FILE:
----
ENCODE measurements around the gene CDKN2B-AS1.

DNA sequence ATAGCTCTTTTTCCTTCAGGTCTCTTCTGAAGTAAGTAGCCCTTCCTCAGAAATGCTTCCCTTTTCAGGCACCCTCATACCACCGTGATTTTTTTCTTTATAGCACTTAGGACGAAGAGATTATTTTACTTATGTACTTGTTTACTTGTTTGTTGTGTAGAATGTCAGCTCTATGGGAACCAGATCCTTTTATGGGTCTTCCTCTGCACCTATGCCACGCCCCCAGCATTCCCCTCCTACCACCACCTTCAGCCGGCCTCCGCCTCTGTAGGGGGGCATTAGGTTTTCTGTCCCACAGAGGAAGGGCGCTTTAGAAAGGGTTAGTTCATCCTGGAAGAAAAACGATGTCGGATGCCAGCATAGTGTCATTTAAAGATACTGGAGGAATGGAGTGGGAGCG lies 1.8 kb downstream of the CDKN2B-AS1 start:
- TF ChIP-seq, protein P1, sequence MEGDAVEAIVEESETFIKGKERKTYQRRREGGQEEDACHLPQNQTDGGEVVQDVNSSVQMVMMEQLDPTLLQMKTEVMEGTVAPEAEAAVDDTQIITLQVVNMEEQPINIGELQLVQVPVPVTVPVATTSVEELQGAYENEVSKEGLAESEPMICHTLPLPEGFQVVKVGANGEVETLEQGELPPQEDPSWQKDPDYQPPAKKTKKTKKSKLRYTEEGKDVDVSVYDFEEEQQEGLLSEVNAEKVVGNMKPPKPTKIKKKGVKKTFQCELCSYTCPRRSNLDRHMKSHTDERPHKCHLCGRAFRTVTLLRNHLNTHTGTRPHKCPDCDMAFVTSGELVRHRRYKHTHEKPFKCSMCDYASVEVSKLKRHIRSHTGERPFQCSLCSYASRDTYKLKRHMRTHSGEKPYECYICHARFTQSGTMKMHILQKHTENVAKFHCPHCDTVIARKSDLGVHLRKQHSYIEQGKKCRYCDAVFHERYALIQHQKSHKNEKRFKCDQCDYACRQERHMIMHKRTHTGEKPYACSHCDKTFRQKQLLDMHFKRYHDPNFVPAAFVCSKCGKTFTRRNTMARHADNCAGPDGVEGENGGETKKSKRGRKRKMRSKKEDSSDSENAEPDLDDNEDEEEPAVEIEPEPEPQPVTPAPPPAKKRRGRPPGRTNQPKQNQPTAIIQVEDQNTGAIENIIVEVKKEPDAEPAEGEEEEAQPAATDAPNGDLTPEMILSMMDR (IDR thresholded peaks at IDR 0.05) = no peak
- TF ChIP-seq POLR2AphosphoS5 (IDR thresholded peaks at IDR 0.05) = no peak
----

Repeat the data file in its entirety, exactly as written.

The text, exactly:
ENCODE measurements around the gene CDKN2B-AS1.

DNA sequence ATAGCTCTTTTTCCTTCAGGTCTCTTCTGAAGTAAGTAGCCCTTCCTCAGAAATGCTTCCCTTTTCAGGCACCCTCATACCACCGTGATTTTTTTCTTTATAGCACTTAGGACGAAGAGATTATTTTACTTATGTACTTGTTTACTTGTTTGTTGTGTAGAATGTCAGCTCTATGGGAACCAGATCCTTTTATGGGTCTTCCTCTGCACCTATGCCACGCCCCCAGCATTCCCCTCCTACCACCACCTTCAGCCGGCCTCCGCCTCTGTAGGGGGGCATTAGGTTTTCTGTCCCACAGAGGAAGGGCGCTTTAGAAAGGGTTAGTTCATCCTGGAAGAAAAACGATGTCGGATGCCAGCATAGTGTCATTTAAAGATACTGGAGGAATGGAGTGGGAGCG lies 1.8 kb downstream of the CDKN2B-AS1 start:
- TF ChIP-seq, protein P1, sequence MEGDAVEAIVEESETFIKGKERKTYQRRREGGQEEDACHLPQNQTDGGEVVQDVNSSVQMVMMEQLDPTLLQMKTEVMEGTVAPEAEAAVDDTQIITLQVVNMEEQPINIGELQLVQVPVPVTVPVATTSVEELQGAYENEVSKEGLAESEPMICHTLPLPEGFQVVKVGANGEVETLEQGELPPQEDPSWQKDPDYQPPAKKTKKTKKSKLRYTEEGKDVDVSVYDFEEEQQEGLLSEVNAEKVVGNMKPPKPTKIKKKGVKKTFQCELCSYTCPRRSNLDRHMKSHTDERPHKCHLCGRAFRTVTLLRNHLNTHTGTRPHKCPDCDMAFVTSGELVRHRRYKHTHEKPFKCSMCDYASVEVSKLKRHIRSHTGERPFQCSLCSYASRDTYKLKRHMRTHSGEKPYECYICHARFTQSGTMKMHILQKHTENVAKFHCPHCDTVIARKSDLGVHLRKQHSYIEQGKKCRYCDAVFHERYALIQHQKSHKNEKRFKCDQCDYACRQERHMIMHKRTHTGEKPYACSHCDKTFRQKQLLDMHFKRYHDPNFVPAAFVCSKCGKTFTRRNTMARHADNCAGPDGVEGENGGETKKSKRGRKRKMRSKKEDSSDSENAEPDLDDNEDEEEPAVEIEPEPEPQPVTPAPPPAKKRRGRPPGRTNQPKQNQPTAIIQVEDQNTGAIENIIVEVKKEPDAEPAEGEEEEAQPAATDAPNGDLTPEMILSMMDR (IDR thresholded peaks at IDR 0.05) = no peak
- TF ChIP-seq POLR2AphosphoS5 (IDR thresholded peaks at IDR 0.05) = no peak